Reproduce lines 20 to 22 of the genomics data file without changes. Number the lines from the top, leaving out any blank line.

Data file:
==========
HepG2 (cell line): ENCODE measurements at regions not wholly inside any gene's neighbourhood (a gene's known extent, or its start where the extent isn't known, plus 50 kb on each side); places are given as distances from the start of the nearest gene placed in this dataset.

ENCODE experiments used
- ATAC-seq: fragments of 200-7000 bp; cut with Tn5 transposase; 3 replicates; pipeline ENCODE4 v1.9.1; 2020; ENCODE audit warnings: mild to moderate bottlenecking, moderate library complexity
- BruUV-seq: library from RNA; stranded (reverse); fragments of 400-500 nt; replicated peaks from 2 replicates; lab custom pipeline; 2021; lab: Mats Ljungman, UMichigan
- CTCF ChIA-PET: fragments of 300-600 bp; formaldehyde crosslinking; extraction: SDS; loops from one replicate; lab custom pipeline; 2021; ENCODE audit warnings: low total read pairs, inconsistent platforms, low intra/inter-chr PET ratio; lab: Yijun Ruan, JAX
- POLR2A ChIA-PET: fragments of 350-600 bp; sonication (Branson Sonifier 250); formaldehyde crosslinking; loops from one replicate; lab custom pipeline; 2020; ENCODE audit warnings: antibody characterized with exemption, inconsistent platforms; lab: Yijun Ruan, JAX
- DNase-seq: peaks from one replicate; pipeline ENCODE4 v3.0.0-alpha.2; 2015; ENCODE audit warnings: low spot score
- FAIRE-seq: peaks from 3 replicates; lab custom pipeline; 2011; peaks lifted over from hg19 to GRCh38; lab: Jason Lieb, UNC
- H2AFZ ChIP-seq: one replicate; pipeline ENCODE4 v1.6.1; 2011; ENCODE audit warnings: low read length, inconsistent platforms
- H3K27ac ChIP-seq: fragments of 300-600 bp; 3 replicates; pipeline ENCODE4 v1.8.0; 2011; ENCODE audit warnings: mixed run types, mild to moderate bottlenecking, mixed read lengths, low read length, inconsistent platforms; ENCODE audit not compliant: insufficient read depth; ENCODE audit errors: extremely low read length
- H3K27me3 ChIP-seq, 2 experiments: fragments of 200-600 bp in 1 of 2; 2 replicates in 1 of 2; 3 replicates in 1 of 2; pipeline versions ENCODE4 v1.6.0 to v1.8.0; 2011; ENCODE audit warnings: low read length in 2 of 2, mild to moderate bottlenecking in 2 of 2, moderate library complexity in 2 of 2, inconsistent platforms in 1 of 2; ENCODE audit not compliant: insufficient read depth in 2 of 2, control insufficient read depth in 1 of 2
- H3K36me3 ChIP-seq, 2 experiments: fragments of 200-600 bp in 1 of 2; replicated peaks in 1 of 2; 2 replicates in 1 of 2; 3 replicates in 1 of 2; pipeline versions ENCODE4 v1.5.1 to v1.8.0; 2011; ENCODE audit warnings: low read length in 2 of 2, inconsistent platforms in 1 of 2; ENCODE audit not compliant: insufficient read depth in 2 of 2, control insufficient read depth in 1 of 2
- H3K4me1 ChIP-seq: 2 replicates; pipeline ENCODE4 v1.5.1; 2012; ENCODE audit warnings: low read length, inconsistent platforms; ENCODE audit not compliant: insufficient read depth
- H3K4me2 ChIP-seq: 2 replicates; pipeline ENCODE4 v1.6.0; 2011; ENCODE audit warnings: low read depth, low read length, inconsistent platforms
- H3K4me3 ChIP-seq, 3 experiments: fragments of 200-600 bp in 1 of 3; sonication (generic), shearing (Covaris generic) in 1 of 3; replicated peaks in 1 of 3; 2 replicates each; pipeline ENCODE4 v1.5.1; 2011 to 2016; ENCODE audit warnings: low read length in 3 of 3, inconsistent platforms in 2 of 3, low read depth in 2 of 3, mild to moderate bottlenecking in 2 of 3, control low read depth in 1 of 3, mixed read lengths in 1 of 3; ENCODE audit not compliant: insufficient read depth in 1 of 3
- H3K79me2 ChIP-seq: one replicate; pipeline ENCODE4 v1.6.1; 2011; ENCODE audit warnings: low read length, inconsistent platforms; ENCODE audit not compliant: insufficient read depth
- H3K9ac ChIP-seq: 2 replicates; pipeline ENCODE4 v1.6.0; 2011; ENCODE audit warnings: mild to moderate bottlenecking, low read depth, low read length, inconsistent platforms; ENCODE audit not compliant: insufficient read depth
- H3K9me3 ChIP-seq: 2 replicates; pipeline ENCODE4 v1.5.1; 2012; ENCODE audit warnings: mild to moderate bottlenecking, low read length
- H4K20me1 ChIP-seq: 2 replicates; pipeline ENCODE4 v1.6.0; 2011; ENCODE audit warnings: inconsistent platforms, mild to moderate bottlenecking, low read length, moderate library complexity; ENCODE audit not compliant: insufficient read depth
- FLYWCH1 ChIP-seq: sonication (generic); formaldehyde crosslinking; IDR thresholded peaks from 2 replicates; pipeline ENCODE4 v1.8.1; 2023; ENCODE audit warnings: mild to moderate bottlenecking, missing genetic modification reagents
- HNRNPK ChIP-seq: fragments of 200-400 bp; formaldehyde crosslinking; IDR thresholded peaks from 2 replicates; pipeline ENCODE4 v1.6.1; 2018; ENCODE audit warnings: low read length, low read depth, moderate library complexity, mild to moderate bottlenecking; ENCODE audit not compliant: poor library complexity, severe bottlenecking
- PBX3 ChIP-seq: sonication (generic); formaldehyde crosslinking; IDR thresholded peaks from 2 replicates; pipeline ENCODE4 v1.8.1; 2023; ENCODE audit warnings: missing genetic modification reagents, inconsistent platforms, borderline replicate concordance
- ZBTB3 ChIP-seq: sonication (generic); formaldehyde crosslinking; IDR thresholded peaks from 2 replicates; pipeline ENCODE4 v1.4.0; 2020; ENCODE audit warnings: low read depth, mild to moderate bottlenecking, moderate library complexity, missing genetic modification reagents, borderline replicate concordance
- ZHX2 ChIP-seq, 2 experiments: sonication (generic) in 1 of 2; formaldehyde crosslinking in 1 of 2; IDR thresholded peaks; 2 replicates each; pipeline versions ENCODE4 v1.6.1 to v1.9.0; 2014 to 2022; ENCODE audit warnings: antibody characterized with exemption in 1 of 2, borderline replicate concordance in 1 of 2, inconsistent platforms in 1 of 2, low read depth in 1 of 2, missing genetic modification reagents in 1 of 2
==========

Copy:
- FLYWCH1 ChIP-seq: sonication (generic); formaldehyde crosslinking; IDR thresholded peaks from 2 replicates; pipeline ENCODE4 v1.8.1; 2023; ENCODE audit warnings: mild to moderate bottlenecking, missing genetic modification reagents
- HNRNPK ChIP-seq: fragments of 200-400 bp; formaldehyde crosslinking; IDR thresholded peaks from 2 replicates; pipeline ENCODE4 v1.6.1; 2018; ENCODE audit warnings: low read length, low read depth, moderate library complexity, mild to moderate bottlenecking; ENCODE audit not compliant: poor library complexity, severe bottlenecking
- PBX3 ChIP-seq: sonication (generic); formaldehyde crosslinking; IDR thresholded peaks from 2 replicates; pipeline ENCODE4 v1.8.1; 2023; ENCODE audit warnings: missing genetic modification reagents, inconsistent platforms, borderline replicate concordance